Your time is limited, so don’t waste it living someone else’s life. Don’t be trapped by dogma — which is living with the results of other people’s thinking. Don’t let the noise of others’ opinions drown out your own inner voice. And most important, have the courage to follow your heart and intuition. They somehow already know what you truly want to become. Everything else is secondary.

— via Steve Jobs’ Stanford commencement speech, June 12, 2005

Much needed reminder. Inspiration. Motivation.
I miss Steve Jobs.

Read the whole thing here

What Wall Street Analysts are Forgetting About Technology

I get it. I do. And I would be lying if I didn’t say I’m slightly concerned that with

1. Steve Jobs gone
2. Android taking the smartphone marketshare in 2011
3. makers like Samsung, Xiaomi and now even Sony are shipping massive quantities of affordable smartphones and
4. as always, Apple sales are performing lower than expected

I see it. I do. I find myself agreeing with arguments like this one.

But what analysts forget is how technology rapidly changes human behavior. Human behavior is consumer behavior. Human behavior is predictable… yet not. Technology is predictable… yet not.

What people like Steve Jobs, Tim Cook, Jack Dorsey + company at Twitter and even the people at Naver (the company that owns LINE) get, is deep comprehension of the intersection between human psychology, technology and the instinct to cherry pick data that drives decision making.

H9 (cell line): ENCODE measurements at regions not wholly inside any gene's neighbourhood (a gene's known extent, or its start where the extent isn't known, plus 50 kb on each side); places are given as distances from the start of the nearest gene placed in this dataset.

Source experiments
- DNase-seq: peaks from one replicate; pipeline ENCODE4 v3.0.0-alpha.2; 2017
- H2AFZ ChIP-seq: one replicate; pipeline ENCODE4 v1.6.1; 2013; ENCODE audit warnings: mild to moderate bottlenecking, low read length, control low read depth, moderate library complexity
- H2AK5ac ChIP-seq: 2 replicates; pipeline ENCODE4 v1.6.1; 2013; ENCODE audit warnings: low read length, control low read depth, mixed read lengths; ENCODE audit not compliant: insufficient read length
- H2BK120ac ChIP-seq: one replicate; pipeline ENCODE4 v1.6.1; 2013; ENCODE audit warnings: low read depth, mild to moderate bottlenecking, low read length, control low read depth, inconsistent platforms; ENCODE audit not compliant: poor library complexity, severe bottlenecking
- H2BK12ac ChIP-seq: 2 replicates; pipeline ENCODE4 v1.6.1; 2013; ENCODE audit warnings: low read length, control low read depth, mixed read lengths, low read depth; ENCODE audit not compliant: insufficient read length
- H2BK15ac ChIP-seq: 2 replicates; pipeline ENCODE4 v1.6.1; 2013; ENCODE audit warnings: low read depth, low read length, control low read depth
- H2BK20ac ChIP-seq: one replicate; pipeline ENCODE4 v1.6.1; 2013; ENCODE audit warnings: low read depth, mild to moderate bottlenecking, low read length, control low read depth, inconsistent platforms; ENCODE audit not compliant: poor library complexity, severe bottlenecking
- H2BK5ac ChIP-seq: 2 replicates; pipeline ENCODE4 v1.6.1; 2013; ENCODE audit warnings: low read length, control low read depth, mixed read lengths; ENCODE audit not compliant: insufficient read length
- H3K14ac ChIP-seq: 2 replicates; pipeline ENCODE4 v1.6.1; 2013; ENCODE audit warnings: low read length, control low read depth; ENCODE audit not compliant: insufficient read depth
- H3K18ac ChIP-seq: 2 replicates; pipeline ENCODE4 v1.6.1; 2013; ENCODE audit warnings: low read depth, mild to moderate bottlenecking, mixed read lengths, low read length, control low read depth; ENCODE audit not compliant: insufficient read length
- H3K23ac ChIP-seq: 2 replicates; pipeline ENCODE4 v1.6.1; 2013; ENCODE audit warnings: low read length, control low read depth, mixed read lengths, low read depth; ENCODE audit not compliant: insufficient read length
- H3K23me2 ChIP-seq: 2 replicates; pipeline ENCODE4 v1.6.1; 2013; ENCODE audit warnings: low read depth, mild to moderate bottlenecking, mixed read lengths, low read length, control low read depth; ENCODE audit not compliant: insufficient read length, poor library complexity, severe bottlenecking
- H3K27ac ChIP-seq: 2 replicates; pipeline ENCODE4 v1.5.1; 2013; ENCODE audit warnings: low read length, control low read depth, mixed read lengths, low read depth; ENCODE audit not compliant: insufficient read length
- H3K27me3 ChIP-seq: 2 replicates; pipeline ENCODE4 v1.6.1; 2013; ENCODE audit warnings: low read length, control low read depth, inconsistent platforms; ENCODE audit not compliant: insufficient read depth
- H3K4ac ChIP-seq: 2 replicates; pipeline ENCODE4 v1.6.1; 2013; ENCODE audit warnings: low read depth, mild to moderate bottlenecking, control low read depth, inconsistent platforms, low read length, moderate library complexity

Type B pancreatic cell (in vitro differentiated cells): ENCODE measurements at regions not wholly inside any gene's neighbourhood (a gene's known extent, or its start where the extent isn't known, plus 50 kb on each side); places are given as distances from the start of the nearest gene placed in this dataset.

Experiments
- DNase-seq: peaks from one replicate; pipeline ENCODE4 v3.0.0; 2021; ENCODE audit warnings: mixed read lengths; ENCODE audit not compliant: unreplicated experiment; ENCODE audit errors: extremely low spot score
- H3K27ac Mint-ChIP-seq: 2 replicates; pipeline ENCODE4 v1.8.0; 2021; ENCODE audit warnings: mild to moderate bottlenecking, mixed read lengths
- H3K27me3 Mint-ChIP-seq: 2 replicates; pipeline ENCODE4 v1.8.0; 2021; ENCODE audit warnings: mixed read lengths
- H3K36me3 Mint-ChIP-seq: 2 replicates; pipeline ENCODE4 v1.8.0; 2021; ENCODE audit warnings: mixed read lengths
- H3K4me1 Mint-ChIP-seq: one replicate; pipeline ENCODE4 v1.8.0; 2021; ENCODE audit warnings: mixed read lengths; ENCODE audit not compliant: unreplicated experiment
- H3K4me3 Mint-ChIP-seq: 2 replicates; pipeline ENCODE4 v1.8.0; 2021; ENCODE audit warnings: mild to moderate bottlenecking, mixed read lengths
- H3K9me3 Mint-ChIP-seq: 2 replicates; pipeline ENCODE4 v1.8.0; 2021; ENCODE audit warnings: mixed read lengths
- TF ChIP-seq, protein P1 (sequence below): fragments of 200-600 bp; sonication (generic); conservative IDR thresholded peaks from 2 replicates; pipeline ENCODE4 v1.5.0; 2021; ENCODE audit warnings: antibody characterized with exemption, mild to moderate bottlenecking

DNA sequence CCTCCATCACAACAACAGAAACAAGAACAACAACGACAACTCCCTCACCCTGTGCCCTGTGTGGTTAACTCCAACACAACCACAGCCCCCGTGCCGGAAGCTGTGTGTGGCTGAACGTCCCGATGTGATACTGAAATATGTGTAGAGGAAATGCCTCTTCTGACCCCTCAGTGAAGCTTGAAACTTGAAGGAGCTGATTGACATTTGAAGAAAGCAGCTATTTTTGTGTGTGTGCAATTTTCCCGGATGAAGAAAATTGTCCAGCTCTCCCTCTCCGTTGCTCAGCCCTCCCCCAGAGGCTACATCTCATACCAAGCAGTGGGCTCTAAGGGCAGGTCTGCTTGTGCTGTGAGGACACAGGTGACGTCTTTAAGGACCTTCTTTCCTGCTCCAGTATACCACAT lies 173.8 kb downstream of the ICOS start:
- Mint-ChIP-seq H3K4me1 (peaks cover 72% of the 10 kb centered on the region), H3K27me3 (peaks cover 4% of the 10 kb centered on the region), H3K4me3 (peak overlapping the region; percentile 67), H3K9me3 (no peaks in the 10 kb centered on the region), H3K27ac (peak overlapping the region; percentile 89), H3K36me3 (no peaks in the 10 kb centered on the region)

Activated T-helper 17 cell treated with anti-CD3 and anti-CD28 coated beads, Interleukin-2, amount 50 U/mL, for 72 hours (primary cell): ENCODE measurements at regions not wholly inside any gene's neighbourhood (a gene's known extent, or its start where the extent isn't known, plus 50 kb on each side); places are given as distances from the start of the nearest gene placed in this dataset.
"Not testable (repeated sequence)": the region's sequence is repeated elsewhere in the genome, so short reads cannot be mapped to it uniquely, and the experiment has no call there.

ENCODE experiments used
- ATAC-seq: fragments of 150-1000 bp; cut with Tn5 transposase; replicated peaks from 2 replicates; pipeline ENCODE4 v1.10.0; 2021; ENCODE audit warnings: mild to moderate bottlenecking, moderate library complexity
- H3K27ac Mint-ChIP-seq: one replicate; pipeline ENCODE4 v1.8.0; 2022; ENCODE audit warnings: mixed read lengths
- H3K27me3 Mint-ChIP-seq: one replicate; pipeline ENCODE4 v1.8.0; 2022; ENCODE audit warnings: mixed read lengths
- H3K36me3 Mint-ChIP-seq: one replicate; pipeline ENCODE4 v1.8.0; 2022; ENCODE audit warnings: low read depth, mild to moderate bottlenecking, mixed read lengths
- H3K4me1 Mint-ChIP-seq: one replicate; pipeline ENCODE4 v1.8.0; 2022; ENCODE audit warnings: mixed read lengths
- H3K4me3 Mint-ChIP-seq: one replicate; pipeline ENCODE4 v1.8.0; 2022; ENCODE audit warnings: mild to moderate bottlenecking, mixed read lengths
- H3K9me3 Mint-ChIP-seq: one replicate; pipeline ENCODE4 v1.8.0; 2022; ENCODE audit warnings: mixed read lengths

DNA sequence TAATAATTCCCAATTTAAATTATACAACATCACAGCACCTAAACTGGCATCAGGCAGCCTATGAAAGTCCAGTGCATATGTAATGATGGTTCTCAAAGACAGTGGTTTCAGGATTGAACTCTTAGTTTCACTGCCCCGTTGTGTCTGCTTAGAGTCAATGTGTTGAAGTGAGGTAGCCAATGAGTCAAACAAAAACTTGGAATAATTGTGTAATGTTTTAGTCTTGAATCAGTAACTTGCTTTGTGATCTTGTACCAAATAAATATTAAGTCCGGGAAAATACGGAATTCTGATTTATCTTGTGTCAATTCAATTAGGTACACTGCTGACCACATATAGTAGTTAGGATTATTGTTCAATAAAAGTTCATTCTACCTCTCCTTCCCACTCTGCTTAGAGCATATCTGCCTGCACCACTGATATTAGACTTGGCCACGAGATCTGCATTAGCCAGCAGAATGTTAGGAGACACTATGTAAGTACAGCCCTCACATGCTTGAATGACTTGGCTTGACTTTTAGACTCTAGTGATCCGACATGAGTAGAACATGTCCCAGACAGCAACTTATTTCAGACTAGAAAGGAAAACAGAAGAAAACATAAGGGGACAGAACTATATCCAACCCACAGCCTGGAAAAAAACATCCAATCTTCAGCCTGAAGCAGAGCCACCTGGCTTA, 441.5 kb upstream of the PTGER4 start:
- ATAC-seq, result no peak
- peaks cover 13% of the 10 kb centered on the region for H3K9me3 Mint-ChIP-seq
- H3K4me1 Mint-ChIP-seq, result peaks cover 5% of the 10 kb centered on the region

While decisions focused on design and user experience can not be measured, they certainly can be felt by people who are consumers and users.

That’s why I don’t need numbers or data or research to know that after using iOS7 and the 5s people will continue to line-up for Apple products. That even with only 200M users vs 1.1B of Facebook, Twitter will be the more valuable social network than Facebook — long term.

And for those who still don’t understand, watch this and listen closely:

This is it. This is what matters. The experience of a product. How it will make someone feel. Will it make life better? Does it deserve to exist? We spend a lot of time on a few great things, until every idea we touch enhances each life it touches. You may rarely look at it, but you’ll always feel it. This is our signature, and it means everything.

Tim Cook

We’re a product company, and so the products show the values of a company. They speak to innovation. They speak to caring about every detail. They’re a reminder of how incredibly important experience is, so when you begin to use 7 or you begin to use the fingerprint sensor here … every detail has been thought through. The experience is an “Aha” moment.

— Tim Cook, Apple CEO via Bloomberg

If you haven’t read it yet, read the interview here.
Inspiring.